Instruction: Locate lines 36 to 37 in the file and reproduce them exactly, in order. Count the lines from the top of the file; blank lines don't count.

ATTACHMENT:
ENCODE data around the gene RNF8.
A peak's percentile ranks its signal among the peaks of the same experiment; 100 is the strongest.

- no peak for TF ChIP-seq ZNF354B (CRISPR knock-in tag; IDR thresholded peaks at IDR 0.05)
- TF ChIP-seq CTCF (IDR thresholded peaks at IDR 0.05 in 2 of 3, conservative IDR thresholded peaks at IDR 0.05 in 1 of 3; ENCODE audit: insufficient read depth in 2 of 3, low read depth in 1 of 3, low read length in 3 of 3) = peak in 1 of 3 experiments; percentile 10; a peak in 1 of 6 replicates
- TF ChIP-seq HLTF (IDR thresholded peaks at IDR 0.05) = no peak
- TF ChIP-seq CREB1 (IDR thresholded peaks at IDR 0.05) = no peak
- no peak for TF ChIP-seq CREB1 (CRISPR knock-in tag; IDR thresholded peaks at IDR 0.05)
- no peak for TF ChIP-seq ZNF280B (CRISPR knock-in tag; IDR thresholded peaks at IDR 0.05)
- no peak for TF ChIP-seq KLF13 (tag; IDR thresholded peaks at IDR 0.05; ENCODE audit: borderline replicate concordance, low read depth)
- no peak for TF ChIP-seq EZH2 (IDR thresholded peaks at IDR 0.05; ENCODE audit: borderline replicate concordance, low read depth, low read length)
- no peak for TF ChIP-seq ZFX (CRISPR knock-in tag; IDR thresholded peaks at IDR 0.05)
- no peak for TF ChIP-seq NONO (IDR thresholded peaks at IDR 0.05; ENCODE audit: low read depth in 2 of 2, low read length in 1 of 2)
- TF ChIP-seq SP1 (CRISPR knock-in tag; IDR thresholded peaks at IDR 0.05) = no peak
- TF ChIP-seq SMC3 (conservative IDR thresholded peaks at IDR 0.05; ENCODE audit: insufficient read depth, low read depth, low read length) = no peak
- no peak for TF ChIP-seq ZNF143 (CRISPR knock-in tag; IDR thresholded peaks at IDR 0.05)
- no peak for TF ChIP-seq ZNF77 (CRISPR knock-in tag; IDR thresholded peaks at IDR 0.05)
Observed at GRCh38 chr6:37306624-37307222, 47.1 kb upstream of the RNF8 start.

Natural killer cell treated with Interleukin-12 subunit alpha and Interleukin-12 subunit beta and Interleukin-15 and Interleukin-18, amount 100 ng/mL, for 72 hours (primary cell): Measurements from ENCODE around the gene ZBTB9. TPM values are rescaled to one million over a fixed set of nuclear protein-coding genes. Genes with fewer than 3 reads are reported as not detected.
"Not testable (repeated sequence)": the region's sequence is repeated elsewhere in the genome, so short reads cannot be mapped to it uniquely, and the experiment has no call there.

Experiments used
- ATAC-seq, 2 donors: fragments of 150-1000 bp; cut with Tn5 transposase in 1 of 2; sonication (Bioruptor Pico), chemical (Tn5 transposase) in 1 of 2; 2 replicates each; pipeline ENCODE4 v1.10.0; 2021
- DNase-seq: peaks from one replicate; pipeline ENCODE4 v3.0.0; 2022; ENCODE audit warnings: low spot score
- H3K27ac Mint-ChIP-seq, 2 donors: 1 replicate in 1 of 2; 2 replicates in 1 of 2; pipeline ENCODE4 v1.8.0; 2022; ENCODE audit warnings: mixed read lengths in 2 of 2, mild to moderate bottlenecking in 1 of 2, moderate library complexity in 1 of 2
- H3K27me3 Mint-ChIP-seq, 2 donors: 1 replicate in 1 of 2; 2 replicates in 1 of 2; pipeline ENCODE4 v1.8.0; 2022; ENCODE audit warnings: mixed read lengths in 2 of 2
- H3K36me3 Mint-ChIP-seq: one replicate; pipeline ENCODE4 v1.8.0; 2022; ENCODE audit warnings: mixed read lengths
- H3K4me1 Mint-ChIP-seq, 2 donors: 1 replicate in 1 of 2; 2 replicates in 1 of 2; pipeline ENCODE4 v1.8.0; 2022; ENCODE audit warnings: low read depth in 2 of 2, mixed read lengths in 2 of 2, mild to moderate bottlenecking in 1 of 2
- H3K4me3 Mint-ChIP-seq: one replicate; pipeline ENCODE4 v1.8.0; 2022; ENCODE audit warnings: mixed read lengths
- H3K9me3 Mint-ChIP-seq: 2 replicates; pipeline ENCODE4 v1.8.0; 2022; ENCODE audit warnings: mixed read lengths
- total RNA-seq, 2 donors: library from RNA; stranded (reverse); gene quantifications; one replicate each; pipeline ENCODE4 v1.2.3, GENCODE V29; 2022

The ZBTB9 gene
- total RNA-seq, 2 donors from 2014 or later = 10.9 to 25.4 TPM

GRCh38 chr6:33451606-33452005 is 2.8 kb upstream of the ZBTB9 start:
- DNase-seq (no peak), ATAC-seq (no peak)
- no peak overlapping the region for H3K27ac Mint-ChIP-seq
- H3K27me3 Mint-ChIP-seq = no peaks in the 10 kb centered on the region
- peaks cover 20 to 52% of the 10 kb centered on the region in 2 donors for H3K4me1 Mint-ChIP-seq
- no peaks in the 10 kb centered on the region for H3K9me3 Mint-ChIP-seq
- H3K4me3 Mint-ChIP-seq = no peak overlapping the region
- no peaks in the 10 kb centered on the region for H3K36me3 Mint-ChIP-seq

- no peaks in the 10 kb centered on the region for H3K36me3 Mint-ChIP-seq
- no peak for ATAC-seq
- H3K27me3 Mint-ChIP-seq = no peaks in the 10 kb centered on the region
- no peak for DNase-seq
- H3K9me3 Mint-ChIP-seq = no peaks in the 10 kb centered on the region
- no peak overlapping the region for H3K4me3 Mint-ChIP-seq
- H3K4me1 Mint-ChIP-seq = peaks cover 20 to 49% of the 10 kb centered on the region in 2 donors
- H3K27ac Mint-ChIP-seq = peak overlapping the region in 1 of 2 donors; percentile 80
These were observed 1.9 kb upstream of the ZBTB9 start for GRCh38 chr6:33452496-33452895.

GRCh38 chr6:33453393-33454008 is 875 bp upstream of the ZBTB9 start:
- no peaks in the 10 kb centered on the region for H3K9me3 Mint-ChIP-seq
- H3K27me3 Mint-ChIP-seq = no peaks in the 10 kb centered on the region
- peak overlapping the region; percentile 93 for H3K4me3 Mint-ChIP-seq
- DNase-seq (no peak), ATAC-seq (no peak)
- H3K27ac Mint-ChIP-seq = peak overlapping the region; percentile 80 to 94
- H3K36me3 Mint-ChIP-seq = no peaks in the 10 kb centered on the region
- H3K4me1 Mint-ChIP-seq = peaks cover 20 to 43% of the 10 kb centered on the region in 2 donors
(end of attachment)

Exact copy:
- peaks cover 20 to 52% of the 10 kb centered on the region in 2 donors for H3K4me1 Mint-ChIP-seq
- no peaks in the 10 kb centered on the region for H3K9me3 Mint-ChIP-seq